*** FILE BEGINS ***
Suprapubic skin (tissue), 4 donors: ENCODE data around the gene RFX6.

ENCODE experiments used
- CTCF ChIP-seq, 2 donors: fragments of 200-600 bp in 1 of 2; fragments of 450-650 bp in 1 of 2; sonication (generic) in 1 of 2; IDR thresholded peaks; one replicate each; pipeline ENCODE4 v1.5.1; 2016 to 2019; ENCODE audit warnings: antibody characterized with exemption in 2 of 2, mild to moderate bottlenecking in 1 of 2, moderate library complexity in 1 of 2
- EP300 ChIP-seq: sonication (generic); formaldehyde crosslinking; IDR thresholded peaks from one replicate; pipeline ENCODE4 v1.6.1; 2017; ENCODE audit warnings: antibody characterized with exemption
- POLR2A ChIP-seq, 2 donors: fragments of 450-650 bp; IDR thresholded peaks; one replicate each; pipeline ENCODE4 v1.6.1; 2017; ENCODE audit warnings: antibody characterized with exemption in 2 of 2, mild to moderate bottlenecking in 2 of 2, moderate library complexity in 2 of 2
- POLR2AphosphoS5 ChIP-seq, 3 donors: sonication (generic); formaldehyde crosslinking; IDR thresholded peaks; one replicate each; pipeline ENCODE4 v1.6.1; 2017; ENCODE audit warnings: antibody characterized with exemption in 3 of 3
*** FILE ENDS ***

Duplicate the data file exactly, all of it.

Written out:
Suprapubic skin (tissue), 4 donors: ENCODE data around the gene RFX6.

ENCODE experiments used
- CTCF ChIP-seq, 2 donors: fragments of 200-600 bp in 1 of 2; fragments of 450-650 bp in 1 of 2; sonication (generic) in 1 of 2; IDR thresholded peaks; one replicate each; pipeline ENCODE4 v1.5.1; 2016 to 2019; ENCODE audit warnings: antibody characterized with exemption in 2 of 2, mild to moderate bottlenecking in 1 of 2, moderate library complexity in 1 of 2
- EP300 ChIP-seq: sonication (generic); formaldehyde crosslinking; IDR thresholded peaks from one replicate; pipeline ENCODE4 v1.6.1; 2017; ENCODE audit warnings: antibody characterized with exemption
- POLR2A ChIP-seq, 2 donors: fragments of 450-650 bp; IDR thresholded peaks; one replicate each; pipeline ENCODE4 v1.6.1; 2017; ENCODE audit warnings: antibody characterized with exemption in 2 of 2, mild to moderate bottlenecking in 2 of 2, moderate library complexity in 2 of 2
- POLR2AphosphoS5 ChIP-seq, 3 donors: sonication (generic); formaldehyde crosslinking; IDR thresholded peaks; one replicate each; pipeline ENCODE4 v1.6.1; 2017; ENCODE audit warnings: antibody characterized with exemption in 3 of 3